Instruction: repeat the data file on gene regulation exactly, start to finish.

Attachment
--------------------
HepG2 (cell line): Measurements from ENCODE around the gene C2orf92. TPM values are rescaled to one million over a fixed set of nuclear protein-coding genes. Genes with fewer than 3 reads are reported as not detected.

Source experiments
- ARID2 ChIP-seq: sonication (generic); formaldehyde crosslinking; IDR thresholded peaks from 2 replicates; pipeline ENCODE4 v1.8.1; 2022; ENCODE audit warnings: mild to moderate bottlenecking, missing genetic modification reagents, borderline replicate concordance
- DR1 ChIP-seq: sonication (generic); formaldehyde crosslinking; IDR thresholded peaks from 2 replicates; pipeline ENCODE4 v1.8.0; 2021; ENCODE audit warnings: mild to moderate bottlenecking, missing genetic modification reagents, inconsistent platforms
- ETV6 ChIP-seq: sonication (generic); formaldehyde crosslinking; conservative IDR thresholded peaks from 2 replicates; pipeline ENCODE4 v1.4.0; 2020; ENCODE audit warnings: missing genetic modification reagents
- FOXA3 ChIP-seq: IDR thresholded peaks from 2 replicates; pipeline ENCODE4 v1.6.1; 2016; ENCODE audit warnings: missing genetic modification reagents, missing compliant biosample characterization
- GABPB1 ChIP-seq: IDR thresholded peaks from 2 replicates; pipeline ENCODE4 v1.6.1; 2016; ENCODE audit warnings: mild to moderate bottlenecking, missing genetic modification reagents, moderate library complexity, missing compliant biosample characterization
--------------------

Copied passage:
HepG2 (cell line): Measurements from ENCODE around the gene C2orf92. TPM values are rescaled to one million over a fixed set of nuclear protein-coding genes. Genes with fewer than 3 reads are reported as not detected.

Source experiments
- ARID2 ChIP-seq: sonication (generic); formaldehyde crosslinking; IDR thresholded peaks from 2 replicates; pipeline ENCODE4 v1.8.1; 2022; ENCODE audit warnings: mild to moderate bottlenecking, missing genetic modification reagents, borderline replicate concordance
- DR1 ChIP-seq: sonication (generic); formaldehyde crosslinking; IDR thresholded peaks from 2 replicates; pipeline ENCODE4 v1.8.0; 2021; ENCODE audit warnings: mild to moderate bottlenecking, missing genetic modification reagents, inconsistent platforms
- ETV6 ChIP-seq: sonication (generic); formaldehyde crosslinking; conservative IDR thresholded peaks from 2 replicates; pipeline ENCODE4 v1.4.0; 2020; ENCODE audit warnings: missing genetic modification reagents
- FOXA3 ChIP-seq: IDR thresholded peaks from 2 replicates; pipeline ENCODE4 v1.6.1; 2016; ENCODE audit warnings: missing genetic modification reagents, missing compliant biosample characterization
- GABPB1 ChIP-seq: IDR thresholded peaks from 2 replicates; pipeline ENCODE4 v1.6.1; 2016; ENCODE audit warnings: mild to moderate bottlenecking, missing genetic modification reagents, moderate library complexity, missing compliant biosample characterization